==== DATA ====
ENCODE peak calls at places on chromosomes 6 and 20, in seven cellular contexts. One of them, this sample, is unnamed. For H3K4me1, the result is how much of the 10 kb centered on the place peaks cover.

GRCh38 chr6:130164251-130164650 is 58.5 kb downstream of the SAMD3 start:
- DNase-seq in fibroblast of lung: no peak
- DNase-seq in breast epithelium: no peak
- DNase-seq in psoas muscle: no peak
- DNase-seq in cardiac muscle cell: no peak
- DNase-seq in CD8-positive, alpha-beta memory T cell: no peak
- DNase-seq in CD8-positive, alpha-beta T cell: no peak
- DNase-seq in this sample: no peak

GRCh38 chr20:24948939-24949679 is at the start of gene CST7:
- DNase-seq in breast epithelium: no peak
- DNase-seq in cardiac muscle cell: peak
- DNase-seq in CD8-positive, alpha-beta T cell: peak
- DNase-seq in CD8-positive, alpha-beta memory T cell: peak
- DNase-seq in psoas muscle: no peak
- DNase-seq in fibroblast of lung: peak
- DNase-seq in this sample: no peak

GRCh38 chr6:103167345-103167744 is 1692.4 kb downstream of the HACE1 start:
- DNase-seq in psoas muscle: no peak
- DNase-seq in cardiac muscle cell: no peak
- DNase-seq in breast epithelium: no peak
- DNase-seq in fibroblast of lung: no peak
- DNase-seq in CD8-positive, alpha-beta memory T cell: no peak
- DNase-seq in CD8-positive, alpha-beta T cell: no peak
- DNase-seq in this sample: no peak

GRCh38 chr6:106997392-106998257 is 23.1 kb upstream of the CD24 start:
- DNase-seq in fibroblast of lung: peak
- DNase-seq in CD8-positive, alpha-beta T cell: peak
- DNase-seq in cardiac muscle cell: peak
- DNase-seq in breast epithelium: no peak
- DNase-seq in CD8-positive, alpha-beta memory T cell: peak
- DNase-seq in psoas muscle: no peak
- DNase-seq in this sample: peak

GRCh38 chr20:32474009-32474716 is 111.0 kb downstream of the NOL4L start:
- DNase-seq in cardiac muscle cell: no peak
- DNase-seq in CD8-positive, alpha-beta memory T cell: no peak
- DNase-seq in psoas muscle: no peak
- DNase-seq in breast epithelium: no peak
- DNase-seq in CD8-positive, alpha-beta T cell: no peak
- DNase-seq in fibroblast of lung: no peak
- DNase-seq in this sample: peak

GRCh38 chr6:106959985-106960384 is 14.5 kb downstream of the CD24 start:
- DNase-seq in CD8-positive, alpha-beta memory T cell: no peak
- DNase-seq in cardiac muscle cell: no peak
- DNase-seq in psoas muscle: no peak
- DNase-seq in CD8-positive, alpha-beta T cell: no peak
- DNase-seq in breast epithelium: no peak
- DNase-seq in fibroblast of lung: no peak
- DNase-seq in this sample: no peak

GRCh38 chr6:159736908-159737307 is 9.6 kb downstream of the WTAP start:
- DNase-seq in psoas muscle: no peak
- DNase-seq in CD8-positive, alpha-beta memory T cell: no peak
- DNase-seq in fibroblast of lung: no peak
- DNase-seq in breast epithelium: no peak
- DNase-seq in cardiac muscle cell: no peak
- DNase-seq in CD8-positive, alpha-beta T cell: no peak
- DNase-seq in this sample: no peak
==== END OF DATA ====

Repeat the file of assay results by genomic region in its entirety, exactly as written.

ENCODE peak calls at places on chromosomes 6 and 20, in seven cellular contexts. One of them, this sample, is unnamed. For H3K4me1, the result is how much of the 10 kb centered on the place peaks cover.

GRCh38 chr6:130164251-130164650 is 58.5 kb downstream of the SAMD3 start:
- DNase-seq in fibroblast of lung: no peak
- DNase-seq in breast epithelium: no peak
- DNase-seq in psoas muscle: no peak
- DNase-seq in cardiac muscle cell: no peak
- DNase-seq in CD8-positive, alpha-beta memory T cell: no peak
- DNase-seq in CD8-positive, alpha-beta T cell: no peak
- DNase-seq in this sample: no peak

GRCh38 chr20:24948939-24949679 is at the start of gene CST7:
- DNase-seq in breast epithelium: no peak
- DNase-seq in cardiac muscle cell: peak
- DNase-seq in CD8-positive, alpha-beta T cell: peak
- DNase-seq in CD8-positive, alpha-beta memory T cell: peak
- DNase-seq in psoas muscle: no peak
- DNase-seq in fibroblast of lung: peak
- DNase-seq in this sample: no peak

GRCh38 chr6:103167345-103167744 is 1692.4 kb downstream of the HACE1 start:
- DNase-seq in psoas muscle: no peak
- DNase-seq in cardiac muscle cell: no peak
- DNase-seq in breast epithelium: no peak
- DNase-seq in fibroblast of lung: no peak
- DNase-seq in CD8-positive, alpha-beta memory T cell: no peak
- DNase-seq in CD8-positive, alpha-beta T cell: no peak
- DNase-seq in this sample: no peak

GRCh38 chr6:106997392-106998257 is 23.1 kb upstream of the CD24 start:
- DNase-seq in fibroblast of lung: peak
- DNase-seq in CD8-positive, alpha-beta T cell: peak
- DNase-seq in cardiac muscle cell: peak
- DNase-seq in breast epithelium: no peak
- DNase-seq in CD8-positive, alpha-beta memory T cell: peak
- DNase-seq in psoas muscle: no peak
- DNase-seq in this sample: peak

GRCh38 chr20:32474009-32474716 is 111.0 kb downstream of the NOL4L start:
- DNase-seq in cardiac muscle cell: no peak
- DNase-seq in CD8-positive, alpha-beta memory T cell: no peak
- DNase-seq in psoas muscle: no peak
- DNase-seq in breast epithelium: no peak
- DNase-seq in CD8-positive, alpha-beta T cell: no peak
- DNase-seq in fibroblast of lung: no peak
- DNase-seq in this sample: peak

GRCh38 chr6:106959985-106960384 is 14.5 kb downstream of the CD24 start:
- DNase-seq in CD8-positive, alpha-beta memory T cell: no peak
- DNase-seq in cardiac muscle cell: no peak
- DNase-seq in psoas muscle: no peak
- DNase-seq in CD8-positive, alpha-beta T cell: no peak
- DNase-seq in breast epithelium: no peak
- DNase-seq in fibroblast of lung: no peak
- DNase-seq in this sample: no peak

GRCh38 chr6:159736908-159737307 is 9.6 kb downstream of the WTAP start:
- DNase-seq in psoas muscle: no peak
- DNase-seq in CD8-positive, alpha-beta memory T cell: no peak
- DNase-seq in fibroblast of lung: no peak
- DNase-seq in breast epithelium: no peak
- DNase-seq in cardiac muscle cell: no peak
- DNase-seq in CD8-positive, alpha-beta T cell: no peak
- DNase-seq in this sample: no peak